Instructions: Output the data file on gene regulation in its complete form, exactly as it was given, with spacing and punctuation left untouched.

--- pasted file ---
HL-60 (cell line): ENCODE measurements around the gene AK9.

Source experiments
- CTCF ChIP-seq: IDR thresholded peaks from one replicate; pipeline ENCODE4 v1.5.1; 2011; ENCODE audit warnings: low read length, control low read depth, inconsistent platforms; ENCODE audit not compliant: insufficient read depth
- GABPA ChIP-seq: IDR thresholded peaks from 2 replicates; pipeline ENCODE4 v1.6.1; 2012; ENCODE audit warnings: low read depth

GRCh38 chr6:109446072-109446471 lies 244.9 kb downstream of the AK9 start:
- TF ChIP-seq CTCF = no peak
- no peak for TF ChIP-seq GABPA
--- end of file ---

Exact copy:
HL-60 (cell line): ENCODE measurements around the gene AK9.

Source experiments
- CTCF ChIP-seq: IDR thresholded peaks from one replicate; pipeline ENCODE4 v1.5.1; 2011; ENCODE audit warnings: low read length, control low read depth, inconsistent platforms; ENCODE audit not compliant: insufficient read depth
- GABPA ChIP-seq: IDR thresholded peaks from 2 replicates; pipeline ENCODE4 v1.6.1; 2012; ENCODE audit warnings: low read depth

GRCh38 chr6:109446072-109446471 lies 244.9 kb downstream of the AK9 start:
- TF ChIP-seq CTCF = no peak
- no peak for TF ChIP-seq GABPA